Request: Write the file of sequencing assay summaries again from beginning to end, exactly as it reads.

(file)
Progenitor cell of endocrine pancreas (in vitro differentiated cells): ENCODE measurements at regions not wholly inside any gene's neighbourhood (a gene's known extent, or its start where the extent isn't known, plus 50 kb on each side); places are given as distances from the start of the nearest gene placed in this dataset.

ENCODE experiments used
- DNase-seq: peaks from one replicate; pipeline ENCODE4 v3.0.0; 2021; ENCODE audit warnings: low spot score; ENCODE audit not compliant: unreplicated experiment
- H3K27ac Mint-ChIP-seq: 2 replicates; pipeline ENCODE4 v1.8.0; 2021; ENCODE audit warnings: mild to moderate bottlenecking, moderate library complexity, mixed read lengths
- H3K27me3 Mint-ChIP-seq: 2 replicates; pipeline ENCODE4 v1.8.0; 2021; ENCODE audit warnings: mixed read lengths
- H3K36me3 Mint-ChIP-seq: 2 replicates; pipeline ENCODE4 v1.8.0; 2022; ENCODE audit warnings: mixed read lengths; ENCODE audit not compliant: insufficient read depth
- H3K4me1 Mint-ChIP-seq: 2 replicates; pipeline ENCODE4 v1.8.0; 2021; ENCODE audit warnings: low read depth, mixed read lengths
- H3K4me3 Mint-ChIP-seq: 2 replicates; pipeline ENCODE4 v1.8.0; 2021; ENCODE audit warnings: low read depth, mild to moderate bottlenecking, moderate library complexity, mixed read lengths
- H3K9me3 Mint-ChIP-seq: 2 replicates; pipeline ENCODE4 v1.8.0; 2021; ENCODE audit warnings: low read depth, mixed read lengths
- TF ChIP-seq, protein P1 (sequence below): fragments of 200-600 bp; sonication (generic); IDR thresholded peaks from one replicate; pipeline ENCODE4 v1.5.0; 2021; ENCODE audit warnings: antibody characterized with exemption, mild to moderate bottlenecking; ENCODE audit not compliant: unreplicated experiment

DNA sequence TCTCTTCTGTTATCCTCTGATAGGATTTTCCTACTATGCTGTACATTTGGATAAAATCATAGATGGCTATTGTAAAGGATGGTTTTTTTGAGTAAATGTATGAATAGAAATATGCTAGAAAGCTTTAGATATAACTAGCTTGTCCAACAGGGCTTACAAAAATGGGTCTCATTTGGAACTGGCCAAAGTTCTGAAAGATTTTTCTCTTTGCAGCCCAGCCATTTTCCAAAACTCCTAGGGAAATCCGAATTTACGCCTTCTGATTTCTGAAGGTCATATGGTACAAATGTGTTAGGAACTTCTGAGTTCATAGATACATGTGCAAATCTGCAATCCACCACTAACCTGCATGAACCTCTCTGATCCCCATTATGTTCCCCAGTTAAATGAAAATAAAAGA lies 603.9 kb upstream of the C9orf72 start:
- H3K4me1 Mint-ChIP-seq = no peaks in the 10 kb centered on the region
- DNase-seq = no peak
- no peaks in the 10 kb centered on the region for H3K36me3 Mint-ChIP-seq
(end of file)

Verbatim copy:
Progenitor cell of endocrine pancreas (in vitro differentiated cells): ENCODE measurements at regions not wholly inside any gene's neighbourhood (a gene's known extent, or its start where the extent isn't known, plus 50 kb on each side); places are given as distances from the start of the nearest gene placed in this dataset.

ENCODE experiments used
- DNase-seq: peaks from one replicate; pipeline ENCODE4 v3.0.0; 2021; ENCODE audit warnings: low spot score; ENCODE audit not compliant: unreplicated experiment
- H3K27ac Mint-ChIP-seq: 2 replicates; pipeline ENCODE4 v1.8.0; 2021; ENCODE audit warnings: mild to moderate bottlenecking, moderate library complexity, mixed read lengths
- H3K27me3 Mint-ChIP-seq: 2 replicates; pipeline ENCODE4 v1.8.0; 2021; ENCODE audit warnings: mixed read lengths
- H3K36me3 Mint-ChIP-seq: 2 replicates; pipeline ENCODE4 v1.8.0; 2022; ENCODE audit warnings: mixed read lengths; ENCODE audit not compliant: insufficient read depth
- H3K4me1 Mint-ChIP-seq: 2 replicates; pipeline ENCODE4 v1.8.0; 2021; ENCODE audit warnings: low read depth, mixed read lengths
- H3K4me3 Mint-ChIP-seq: 2 replicates; pipeline ENCODE4 v1.8.0; 2021; ENCODE audit warnings: low read depth, mild to moderate bottlenecking, moderate library complexity, mixed read lengths
- H3K9me3 Mint-ChIP-seq: 2 replicates; pipeline ENCODE4 v1.8.0; 2021; ENCODE audit warnings: low read depth, mixed read lengths
- TF ChIP-seq, protein P1 (sequence below): fragments of 200-600 bp; sonication (generic); IDR thresholded peaks from one replicate; pipeline ENCODE4 v1.5.0; 2021; ENCODE audit warnings: antibody characterized with exemption, mild to moderate bottlenecking; ENCODE audit not compliant: unreplicated experiment

DNA sequence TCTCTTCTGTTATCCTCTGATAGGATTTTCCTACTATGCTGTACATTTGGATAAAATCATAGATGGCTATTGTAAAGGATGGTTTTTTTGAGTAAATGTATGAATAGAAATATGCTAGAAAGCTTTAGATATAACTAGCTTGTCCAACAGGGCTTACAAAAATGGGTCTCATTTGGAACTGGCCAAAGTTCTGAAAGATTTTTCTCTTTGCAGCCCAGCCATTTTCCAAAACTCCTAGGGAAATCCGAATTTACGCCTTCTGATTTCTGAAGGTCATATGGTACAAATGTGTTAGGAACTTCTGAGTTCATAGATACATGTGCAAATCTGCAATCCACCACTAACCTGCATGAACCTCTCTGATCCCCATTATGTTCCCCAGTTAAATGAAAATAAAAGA lies 603.9 kb upstream of the C9orf72 start:
- H3K4me1 Mint-ChIP-seq = no peaks in the 10 kb centered on the region
- DNase-seq = no peak
- no peaks in the 10 kb centered on the region for H3K36me3 Mint-ChIP-seq